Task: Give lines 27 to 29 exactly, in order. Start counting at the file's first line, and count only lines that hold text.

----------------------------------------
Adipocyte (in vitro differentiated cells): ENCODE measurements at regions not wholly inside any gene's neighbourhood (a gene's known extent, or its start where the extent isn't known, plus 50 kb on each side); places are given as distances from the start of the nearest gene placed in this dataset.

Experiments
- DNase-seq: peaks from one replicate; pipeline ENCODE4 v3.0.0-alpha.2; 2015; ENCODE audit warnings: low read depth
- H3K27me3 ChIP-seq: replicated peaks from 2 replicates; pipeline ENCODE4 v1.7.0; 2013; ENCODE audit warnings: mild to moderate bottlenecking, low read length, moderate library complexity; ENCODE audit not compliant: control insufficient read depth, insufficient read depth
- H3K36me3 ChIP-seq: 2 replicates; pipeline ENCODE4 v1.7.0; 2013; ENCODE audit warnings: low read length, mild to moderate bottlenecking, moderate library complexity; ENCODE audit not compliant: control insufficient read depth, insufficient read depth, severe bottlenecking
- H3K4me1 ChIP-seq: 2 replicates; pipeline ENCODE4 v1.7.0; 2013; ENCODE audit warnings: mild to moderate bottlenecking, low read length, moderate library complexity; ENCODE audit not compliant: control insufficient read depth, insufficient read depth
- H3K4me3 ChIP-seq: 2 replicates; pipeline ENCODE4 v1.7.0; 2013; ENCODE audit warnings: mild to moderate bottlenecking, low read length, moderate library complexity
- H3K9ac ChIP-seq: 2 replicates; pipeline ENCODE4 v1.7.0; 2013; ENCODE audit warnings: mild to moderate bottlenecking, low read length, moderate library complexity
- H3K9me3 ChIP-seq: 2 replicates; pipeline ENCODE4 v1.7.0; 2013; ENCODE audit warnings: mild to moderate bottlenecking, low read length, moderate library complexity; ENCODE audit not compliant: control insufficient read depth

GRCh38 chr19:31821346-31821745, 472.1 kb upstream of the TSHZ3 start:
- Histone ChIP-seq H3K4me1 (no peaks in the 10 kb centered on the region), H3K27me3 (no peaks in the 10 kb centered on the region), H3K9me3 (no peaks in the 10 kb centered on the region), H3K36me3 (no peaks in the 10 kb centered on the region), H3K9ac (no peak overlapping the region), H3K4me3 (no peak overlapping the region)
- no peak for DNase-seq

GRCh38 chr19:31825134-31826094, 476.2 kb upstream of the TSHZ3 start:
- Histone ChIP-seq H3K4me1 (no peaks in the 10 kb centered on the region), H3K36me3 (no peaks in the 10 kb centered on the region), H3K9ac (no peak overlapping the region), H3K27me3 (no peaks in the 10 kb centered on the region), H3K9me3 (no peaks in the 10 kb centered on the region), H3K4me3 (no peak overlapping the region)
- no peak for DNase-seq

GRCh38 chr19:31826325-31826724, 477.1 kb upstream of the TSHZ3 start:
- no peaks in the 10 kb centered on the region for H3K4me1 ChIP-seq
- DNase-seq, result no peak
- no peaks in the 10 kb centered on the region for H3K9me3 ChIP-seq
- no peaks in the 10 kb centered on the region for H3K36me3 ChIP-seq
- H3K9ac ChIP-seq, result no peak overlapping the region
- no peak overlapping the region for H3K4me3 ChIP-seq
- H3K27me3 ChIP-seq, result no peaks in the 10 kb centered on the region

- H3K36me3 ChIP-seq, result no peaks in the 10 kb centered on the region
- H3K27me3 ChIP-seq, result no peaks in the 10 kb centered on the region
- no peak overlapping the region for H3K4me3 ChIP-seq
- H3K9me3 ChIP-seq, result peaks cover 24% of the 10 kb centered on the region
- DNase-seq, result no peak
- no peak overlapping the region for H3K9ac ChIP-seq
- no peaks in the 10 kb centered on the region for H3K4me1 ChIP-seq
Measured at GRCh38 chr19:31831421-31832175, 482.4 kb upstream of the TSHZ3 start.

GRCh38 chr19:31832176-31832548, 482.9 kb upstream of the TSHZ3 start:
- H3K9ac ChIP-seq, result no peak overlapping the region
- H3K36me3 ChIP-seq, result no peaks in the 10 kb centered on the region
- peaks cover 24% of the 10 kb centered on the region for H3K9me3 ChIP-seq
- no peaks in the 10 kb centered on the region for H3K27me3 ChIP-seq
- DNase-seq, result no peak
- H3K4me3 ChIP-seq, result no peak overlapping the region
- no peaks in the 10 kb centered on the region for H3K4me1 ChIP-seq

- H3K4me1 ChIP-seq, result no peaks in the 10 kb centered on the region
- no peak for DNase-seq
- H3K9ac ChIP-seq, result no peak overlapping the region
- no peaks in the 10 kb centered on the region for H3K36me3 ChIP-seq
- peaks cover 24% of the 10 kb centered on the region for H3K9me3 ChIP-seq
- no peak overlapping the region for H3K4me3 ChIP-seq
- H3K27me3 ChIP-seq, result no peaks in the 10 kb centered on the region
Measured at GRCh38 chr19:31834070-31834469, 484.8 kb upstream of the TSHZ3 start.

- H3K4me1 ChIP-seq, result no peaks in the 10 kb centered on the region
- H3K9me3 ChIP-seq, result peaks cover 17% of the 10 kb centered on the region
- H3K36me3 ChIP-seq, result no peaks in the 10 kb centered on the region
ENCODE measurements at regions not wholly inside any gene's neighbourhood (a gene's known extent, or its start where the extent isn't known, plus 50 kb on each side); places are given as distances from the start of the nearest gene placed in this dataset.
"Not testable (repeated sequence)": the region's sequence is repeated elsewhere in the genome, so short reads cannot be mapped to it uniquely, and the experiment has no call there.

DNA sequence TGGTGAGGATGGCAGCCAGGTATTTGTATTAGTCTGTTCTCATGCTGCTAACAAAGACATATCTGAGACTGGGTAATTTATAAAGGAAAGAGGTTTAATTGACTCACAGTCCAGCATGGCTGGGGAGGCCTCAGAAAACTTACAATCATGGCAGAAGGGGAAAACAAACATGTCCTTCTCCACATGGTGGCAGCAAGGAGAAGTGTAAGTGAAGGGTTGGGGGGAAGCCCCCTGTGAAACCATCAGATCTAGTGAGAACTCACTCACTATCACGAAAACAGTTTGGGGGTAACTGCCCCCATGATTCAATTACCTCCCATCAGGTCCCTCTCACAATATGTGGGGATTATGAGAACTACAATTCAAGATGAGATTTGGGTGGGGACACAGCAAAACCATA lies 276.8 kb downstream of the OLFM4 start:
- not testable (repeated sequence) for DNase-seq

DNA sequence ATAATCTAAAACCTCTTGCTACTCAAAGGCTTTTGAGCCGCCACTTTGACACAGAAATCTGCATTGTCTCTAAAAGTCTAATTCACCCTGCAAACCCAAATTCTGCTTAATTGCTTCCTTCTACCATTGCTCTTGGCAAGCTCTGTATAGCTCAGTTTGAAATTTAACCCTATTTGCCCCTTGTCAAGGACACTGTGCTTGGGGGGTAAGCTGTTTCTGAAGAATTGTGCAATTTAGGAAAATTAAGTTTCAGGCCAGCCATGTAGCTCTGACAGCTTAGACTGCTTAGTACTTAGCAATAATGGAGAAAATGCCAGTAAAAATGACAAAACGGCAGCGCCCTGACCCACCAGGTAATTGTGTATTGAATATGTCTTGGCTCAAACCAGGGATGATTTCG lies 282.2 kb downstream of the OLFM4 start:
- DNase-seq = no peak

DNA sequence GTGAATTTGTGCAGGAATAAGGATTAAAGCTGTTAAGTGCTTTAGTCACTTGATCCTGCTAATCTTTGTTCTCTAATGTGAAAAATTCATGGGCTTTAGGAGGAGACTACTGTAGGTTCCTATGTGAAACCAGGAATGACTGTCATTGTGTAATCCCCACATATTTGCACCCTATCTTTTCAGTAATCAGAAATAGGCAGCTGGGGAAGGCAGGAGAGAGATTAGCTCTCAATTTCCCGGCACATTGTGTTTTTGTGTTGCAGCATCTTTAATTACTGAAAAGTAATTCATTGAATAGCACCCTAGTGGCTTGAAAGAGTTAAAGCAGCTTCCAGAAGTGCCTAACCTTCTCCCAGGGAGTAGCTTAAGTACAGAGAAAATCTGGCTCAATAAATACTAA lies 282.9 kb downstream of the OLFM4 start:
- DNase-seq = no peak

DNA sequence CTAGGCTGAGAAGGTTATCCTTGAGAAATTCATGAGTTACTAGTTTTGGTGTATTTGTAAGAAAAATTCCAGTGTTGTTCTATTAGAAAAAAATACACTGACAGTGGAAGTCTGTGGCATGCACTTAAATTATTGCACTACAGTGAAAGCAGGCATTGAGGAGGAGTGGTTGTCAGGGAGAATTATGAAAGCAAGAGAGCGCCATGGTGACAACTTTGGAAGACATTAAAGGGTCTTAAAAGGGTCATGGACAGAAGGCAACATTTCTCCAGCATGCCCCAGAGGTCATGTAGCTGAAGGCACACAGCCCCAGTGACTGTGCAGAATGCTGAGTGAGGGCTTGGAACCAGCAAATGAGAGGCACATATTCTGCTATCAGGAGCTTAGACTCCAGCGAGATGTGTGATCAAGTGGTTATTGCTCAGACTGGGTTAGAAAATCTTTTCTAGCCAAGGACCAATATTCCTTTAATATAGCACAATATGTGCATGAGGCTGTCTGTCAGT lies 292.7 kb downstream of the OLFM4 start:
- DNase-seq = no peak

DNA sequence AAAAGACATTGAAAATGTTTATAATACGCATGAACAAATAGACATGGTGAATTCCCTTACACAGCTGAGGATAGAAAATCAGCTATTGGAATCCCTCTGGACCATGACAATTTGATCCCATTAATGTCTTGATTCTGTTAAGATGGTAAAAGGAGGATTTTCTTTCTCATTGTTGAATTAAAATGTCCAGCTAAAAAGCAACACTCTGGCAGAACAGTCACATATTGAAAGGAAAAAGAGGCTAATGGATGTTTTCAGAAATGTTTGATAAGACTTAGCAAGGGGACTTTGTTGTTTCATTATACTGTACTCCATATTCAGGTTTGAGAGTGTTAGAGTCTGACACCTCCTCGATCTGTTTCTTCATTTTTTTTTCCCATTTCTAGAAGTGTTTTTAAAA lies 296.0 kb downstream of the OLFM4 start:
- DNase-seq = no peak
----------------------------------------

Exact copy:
- H3K9me3 ChIP-seq, result peaks cover 24% of the 10 kb centered on the region
- DNase-seq, result no peak
- no peak overlapping the region for H3K9ac ChIP-seq